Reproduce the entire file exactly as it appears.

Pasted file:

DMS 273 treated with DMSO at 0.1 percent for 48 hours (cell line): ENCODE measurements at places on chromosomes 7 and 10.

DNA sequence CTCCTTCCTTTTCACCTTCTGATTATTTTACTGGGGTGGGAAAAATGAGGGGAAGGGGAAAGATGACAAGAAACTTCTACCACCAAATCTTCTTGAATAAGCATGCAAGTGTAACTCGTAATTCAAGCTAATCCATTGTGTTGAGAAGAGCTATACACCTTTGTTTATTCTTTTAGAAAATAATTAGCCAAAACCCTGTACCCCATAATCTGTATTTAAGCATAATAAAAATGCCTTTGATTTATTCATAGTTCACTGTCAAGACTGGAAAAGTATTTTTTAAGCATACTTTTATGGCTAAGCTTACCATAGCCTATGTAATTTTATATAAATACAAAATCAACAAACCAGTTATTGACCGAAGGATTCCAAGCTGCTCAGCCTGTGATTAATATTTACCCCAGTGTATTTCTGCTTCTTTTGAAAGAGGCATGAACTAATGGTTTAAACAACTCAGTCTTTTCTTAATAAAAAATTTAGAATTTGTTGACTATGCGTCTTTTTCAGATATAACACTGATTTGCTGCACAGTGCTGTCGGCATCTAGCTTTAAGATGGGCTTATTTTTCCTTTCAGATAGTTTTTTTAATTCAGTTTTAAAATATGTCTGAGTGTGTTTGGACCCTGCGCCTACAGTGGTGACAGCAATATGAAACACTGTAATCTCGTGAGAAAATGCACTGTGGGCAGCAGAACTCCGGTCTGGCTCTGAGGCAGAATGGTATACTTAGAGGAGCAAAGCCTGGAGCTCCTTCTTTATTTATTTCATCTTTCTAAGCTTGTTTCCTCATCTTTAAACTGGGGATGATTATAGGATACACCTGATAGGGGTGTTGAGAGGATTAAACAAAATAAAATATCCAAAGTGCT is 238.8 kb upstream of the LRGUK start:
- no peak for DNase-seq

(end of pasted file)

DMS 273 treated with DMSO at 0.1 percent for 48 hours (cell line): ENCODE measurements at places on chromosomes 7 and 10.

DNA sequence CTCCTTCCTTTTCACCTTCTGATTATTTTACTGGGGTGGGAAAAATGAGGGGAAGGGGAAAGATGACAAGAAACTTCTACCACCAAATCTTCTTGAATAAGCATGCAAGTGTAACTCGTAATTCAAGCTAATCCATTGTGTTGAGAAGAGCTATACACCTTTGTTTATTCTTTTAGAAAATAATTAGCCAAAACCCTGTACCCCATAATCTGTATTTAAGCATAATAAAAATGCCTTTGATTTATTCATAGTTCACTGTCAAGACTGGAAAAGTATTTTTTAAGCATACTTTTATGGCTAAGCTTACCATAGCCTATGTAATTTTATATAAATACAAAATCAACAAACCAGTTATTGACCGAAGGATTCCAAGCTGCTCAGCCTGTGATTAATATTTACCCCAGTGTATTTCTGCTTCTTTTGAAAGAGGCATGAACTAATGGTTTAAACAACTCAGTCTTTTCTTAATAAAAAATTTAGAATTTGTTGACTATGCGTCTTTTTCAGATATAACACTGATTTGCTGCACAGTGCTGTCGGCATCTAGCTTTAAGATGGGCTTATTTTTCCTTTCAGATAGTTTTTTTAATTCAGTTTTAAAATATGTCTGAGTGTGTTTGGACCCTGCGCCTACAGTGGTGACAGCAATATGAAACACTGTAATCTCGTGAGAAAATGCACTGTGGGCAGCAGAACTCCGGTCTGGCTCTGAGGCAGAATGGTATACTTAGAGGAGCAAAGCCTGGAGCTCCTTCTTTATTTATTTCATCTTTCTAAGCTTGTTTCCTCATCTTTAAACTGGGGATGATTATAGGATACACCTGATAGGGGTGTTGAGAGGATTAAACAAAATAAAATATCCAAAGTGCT is 238.8 kb upstream of the LRGUK start:
- no peak for DNase-seq